All things being equal, the more information a format can transmit, the better the sound will be. So here are the formats broken down into their bare bit potential some with high and low ranges. There are a huge number of caveats and remarks about the formats' various weaknesses but the Fidelity Potential Index gives a reasonable approximation of the fidelity a particular format is capable of delivering.
Fidelity Potential Index (FPI) Table
How fully the fidelity potential of each medium is exploited by the format structure and electronics limitations could be covered only by an extremely drawn out discussion so here, briefly below is a very truncated list of caveats.
Formats And Specifications Not Included
Sampling Frequency — how often the bits are represented. The more often they are represented the higher the frequency they can represent. Sampling 2,000 times a second cannot represent a 5,000 Hz signal. A waveform must be represented by at least 2 data points per cycle so the minimum sampling frequency required to cover the highest level of human hearing (20,000Hz) would be 40 kHz.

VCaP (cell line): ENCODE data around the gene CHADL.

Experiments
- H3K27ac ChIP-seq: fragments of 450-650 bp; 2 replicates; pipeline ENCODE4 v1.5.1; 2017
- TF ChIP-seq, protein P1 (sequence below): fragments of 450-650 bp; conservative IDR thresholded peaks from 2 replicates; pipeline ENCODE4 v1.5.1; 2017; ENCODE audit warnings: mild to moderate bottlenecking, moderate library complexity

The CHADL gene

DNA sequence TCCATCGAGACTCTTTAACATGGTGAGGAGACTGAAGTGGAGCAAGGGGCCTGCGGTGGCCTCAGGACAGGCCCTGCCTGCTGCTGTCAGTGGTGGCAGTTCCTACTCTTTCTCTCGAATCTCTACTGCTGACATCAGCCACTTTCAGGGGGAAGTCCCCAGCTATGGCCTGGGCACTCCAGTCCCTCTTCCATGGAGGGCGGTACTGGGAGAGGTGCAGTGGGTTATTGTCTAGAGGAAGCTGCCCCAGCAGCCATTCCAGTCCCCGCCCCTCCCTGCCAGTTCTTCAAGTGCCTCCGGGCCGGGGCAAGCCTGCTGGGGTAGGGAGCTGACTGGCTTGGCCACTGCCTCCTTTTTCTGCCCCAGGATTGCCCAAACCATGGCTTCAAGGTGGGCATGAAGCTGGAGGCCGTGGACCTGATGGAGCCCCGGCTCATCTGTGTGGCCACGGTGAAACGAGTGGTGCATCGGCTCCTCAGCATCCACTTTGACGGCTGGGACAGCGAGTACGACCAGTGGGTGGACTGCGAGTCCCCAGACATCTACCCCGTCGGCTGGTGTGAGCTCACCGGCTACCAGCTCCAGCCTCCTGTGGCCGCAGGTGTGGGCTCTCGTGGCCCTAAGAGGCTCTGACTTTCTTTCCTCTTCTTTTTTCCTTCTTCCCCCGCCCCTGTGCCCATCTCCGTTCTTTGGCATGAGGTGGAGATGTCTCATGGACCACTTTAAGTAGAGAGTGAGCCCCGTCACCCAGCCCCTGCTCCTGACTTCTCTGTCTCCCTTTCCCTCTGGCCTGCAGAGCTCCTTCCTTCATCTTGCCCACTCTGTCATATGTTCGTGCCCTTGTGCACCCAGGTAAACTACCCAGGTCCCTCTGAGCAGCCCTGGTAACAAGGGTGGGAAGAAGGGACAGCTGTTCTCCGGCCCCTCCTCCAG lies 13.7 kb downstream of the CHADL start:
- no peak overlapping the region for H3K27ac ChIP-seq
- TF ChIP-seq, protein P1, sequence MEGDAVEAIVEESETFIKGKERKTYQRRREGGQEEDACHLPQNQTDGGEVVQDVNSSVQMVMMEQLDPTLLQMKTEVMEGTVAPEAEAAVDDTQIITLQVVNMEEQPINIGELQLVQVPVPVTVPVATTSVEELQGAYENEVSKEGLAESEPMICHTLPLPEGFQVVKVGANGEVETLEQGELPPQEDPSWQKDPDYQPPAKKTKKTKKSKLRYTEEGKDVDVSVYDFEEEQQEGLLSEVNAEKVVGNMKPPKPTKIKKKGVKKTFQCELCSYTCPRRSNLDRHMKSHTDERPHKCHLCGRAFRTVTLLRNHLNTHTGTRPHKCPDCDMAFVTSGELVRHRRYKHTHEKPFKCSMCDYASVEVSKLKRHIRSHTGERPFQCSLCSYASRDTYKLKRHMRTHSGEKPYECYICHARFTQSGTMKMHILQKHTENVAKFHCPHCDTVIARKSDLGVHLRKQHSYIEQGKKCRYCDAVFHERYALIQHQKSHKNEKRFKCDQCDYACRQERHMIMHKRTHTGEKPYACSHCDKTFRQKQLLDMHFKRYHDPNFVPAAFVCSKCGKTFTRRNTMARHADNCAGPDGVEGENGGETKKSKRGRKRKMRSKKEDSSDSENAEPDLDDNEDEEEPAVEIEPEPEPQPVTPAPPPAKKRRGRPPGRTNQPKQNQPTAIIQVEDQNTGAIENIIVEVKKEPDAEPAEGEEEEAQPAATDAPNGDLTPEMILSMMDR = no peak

Format Descriptions And Caveats
The potential inherent in one medium does not guarantee sound quality superior over another medium of lower potential capability as music production standards vary immensely as does implementation of high standards of engineering in the recording and reproduction equipment.
Dynamic range is not signal to noise. Digital systems are inherently noise free. Any noise comes from their associated electronics, not their media. Analog systems, with their different types of mechanical noise (tape hiss, record ticks and pops) have a signal to noise level far smaller than their ultimate dynamic range.
Digital systems use various forms of filters in their recording and playback processes. These filters can introduce distortions in the audible frequency range. One of the most famous examples of this is the "brick wall" filters used above 20 kHz on CDs. Early implementations of this introduced various phase anomalies down as far as 10 kHz or even lower.